The 2019 Europa League Final: Arsenal’s Boycott & Chelsea’s Cognitive Dissonance
So Arsenal did end up boycotting the match, in the end. If it weren’t for what we already know about them, we’d expect the heads of UEFA to have woken up this morning thinking, “Well, that was… weird.” The 2019 Europa League Final between Arsenal and Chelsea turned out to be a muted affair in more ways than one. It was muted in that neither of the finalists managed to sell anywhere near their full allocation of tickets for the match, which was already low at a meagre 6,000 each. It was muted in that the reported crowd inside Baku’s Olympic Stadium was 51,370 (and may well not even have been that many present, considering the number of sponsors and complimentary tickets that were likely given out), at most three-quarters full, all watching a pitch that was a short bus ride from the stands.
It was muted in that something unpleasant hung in the air as a result of the Henrikh Mkhitaryan affair. This match really felt as though it brought the amoral, slimy side of football into the limelight in a way that somehow hasn’t quite happened before. It wouldn’t be surprising to learn that the scales have fallen from a few eyes, over the last couple of weeks. The 2019 Europa League final will not be remembered for Chelsea’s handsome win. The 2019 Europa League final will be remembered as being the cup final played in the patently unsuitable city, to which one of the players couldn’t travel out of fears for his own safety, which ended up being played in a three-quarter full (likely less) stadium being watched by a television audience watching from a camera angle best described as “vertiginous.”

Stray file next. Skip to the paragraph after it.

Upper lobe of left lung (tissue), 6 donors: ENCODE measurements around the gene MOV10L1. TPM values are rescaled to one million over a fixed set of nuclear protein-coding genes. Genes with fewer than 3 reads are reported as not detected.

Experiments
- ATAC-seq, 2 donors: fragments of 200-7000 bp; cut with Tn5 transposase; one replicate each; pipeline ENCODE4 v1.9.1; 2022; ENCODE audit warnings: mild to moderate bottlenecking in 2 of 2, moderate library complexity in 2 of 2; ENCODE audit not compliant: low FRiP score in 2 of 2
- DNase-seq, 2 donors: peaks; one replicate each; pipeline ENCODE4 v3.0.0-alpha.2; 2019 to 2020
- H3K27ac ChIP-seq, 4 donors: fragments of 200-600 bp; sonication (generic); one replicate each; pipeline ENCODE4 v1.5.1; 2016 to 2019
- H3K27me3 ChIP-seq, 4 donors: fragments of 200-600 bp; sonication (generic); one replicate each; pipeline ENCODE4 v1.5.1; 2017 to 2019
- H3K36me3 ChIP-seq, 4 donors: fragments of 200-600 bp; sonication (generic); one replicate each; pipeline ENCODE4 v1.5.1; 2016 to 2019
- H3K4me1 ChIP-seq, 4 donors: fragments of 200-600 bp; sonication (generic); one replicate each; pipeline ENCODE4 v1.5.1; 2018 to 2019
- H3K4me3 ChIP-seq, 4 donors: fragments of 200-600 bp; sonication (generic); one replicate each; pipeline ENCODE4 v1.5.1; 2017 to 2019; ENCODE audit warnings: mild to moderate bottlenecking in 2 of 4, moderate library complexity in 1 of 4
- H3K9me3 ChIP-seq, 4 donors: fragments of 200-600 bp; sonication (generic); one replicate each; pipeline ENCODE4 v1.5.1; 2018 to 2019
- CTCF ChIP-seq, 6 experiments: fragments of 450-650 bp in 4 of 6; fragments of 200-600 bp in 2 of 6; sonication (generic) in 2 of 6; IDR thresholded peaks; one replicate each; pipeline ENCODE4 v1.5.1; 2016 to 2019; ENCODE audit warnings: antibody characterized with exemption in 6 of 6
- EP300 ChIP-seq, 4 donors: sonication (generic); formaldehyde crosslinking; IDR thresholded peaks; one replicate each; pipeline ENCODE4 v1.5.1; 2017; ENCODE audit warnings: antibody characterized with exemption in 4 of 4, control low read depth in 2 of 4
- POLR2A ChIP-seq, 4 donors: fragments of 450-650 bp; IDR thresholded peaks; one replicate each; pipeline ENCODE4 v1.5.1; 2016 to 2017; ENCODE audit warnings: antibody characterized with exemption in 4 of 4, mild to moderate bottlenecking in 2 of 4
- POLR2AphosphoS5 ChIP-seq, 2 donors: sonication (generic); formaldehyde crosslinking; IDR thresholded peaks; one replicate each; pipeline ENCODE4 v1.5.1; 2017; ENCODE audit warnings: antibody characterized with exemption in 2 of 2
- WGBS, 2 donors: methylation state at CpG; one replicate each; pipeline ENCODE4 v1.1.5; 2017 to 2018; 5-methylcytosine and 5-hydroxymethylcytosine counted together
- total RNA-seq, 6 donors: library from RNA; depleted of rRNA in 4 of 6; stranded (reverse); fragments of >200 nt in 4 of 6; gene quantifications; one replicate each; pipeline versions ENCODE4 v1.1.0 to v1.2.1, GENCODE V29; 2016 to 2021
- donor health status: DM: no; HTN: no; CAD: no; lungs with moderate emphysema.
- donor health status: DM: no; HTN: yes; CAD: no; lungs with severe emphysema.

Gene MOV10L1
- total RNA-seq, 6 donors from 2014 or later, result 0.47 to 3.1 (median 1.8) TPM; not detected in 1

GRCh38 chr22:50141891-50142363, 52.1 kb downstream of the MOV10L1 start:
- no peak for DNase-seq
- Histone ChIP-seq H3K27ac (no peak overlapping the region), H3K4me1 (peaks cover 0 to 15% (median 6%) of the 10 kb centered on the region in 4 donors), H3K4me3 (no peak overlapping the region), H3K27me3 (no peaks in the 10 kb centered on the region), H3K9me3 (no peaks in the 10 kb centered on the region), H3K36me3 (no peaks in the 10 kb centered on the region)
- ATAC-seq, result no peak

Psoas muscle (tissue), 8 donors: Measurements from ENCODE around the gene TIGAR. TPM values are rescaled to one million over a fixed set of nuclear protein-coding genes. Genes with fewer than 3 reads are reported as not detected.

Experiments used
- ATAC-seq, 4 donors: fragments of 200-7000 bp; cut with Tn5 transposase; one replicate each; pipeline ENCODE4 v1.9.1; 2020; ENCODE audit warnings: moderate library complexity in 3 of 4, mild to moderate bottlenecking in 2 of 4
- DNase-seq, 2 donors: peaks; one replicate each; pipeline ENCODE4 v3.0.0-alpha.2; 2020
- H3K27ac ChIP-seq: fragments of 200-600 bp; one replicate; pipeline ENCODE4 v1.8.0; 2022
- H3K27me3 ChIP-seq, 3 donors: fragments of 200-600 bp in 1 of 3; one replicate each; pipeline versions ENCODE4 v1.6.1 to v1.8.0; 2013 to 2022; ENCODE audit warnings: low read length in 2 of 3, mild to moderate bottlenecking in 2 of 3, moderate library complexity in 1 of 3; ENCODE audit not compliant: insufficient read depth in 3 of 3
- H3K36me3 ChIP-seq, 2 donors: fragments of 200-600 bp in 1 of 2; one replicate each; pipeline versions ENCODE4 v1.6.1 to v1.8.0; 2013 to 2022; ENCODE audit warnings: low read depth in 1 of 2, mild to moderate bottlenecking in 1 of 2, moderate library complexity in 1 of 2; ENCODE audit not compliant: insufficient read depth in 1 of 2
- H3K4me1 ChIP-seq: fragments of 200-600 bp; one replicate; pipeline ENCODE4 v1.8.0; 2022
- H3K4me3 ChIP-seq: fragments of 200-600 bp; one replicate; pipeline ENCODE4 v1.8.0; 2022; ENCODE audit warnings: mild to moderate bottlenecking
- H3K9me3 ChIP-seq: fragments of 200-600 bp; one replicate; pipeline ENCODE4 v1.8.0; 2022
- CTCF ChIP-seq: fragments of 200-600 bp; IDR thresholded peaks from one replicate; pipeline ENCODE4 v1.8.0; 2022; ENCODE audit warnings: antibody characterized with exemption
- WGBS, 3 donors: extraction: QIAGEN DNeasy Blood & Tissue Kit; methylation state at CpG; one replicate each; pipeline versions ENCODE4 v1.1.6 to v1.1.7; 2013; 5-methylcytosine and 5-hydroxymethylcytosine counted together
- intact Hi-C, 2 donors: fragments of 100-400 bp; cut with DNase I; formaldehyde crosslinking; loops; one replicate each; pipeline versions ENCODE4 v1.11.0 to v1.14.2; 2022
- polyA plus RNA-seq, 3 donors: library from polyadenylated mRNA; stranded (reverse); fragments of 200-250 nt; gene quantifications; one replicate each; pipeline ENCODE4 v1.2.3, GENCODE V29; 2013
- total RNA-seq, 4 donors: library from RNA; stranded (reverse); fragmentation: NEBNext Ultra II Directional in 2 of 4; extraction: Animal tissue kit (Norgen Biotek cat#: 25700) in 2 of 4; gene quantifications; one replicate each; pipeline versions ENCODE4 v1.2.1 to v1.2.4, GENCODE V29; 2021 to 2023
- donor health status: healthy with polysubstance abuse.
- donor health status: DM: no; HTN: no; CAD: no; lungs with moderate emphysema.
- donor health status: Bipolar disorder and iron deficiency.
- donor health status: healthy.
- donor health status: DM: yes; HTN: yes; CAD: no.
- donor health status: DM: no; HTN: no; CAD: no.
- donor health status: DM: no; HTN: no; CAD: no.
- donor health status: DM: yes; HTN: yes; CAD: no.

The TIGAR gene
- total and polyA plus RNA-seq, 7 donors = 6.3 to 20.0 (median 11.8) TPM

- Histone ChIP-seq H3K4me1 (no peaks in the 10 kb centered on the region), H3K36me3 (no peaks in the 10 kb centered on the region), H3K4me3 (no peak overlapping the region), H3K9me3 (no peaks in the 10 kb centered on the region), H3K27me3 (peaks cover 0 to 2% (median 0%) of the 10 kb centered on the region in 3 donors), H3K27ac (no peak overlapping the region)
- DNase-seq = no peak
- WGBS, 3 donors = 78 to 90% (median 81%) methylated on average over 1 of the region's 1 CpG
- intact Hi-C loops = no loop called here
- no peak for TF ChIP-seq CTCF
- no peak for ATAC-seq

To be absolutely clear, I don’t agree with the idea that UEFA finals should simply be shuffled around Europe’s biggest cities on rotation, and I don’t agree that finals should be moved closer to the nations playing in them. Hosting these matches is heading, in its own tiny way, into being a scaled-down version of what hosting the Olympic games means to a city or country, or what hosting the Superbowl means to a city in the USA, and the decision to hold this year’s Europa League final in Baku was made in September 2017. What I do fervently disagree with, though, is hosting it in a city, wherever that city is, that is as ill-prepared to host the crowds that would want to attend such a match as Baku seems to have been.